Hydrogen Fuel Cells

A fuel cell is a device that uses hydrogen and oxygen to create electricity. Fuel cells are more efficient than combustion engines and the hydrogen used to power them can come from a variety of sources. If pure hydrogen is used as a fuel, fuel cells emit only heat and water, eliminating air pollutants or greenhouse gases.

Fuel Cell Stack
One of the more common types of fuel cell is the Polymer Electrolyte Membrane (PEM) fuel cell. The PEM fuel cell consists of an electrolyte membrane sandwiched between an anode and a cathode.

The PEM is a thin, solid, organic compound, typically the consistency of plastic wrap and about as thick as 2-7 sheets of paper. This membrane functions as an electrolyte: a substance that conducts charged ions (in this case protons), but does not conduct electrons. This allows the solution to conduct electricity. This membrane must be kept moist to conduct particles through it.

The anode is the electrode at which oxidation (loss of electrons) takes place. In a fuel cell, the anode is electrically negative.

The cathode is the electrode at which reduction (gaining of electrons) takes place. In fuel cell, the cathode is electrically positive.

Flow Plates
Flow plates perform several important functions:
  1. They channel hydrogen and oxygen to the electrodes,
  2. They channel water and heat away from the fuel cell, and
  3. They conduct electrons from the anode to the electrical circuit and from the circuit back to the cathode.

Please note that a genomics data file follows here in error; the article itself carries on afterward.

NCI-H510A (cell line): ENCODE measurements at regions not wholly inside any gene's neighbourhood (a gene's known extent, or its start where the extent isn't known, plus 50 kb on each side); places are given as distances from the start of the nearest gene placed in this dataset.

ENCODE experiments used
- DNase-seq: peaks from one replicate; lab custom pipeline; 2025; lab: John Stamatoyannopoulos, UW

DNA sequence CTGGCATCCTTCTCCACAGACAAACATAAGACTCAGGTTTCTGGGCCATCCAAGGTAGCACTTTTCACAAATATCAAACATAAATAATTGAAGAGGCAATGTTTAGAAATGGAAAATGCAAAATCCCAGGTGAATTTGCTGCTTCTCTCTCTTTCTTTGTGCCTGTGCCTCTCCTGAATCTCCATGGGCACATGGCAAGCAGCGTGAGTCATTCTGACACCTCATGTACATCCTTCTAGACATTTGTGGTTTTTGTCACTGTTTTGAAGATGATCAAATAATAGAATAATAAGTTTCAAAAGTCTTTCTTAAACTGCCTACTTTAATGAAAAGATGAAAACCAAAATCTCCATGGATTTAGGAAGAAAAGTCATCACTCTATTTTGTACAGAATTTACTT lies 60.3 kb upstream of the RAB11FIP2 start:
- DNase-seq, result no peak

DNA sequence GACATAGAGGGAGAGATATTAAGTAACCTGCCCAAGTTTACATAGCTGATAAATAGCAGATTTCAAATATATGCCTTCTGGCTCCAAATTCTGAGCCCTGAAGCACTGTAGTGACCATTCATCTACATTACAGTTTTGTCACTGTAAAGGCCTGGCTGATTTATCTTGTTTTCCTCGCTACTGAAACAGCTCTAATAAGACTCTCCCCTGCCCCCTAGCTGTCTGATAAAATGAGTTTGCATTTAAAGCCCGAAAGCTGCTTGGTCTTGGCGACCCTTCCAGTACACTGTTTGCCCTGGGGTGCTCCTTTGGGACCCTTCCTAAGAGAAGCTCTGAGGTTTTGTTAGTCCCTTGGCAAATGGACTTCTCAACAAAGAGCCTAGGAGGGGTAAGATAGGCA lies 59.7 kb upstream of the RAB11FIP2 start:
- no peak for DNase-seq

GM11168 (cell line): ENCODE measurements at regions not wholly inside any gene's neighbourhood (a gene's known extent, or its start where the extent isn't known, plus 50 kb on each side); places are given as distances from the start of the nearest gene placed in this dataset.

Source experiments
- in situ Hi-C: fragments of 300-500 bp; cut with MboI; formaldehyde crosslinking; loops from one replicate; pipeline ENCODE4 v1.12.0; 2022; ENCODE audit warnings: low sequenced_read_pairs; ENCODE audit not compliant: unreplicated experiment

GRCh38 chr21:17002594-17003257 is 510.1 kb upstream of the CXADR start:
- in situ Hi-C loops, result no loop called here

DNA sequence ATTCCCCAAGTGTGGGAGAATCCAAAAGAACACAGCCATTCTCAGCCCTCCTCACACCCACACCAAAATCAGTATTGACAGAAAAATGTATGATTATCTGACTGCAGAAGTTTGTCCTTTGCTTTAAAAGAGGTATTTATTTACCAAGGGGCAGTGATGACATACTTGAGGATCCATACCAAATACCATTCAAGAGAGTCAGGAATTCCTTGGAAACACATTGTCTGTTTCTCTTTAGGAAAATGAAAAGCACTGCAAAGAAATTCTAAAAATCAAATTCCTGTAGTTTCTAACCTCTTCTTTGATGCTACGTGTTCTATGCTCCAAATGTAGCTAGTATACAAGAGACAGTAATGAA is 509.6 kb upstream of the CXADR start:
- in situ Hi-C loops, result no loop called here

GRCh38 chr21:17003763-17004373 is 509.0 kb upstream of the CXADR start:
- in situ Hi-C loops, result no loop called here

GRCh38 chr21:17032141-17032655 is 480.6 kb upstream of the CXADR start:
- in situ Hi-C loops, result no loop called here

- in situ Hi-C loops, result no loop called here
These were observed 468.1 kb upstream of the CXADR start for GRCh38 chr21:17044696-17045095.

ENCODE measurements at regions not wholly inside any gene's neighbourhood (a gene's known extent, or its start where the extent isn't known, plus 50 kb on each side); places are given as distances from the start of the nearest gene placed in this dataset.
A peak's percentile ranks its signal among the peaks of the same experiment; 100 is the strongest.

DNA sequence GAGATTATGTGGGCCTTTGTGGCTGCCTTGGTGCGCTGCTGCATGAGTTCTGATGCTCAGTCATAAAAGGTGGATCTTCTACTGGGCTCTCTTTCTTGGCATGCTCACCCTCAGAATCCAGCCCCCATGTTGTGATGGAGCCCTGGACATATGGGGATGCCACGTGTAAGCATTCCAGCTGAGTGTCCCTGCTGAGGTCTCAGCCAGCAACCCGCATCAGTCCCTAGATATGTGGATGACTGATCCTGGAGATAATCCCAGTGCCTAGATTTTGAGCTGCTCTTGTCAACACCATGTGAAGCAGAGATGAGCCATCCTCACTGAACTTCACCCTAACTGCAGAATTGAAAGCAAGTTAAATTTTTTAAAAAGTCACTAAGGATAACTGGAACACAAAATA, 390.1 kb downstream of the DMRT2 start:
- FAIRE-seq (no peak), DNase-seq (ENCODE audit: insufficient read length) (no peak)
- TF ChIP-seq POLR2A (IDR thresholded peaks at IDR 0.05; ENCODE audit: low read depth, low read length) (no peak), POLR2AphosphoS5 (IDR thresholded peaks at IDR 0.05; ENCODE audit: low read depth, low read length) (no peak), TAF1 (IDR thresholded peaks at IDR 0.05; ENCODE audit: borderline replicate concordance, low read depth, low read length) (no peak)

The Chemical Process

Hydrogen fuel (H2) is channeled to the anode, where the catalyst separates the hydrogen’s negatively charged electrons from the positive protons.

The membrane allows the positively charged protons to pass through to the cathode, but not the negatively charged electrons.

The negatively charged electrons must flow around the membrane through an external circuit. This flow of electrons forms an electrical current.

At the cathode, the negatively charged electrons and positively charged hydrogen ions (protons) combine with oxygen to form water (H2O) and heat.

Fuel Cell
The amount of power produced by a fuel cell depends on several factors, including fuel cell type, cell size, temperature at which it operates, and pressure at which the gases are supplied to the cell. A single fuel cell produces less than 1.16 volts – barely enough to run the smallest applications.

Fuel Cell Stacks
To increase the amount of electricity generated, individual fuel cells are combined in series, into a fuel cell “stack.” A typical fuel cell stack may consist of hundreds of fuel cells.

Other types of fuel cells:

Source:   http://www.fueleconomy.gov/feg/fcv_PEM.shtml


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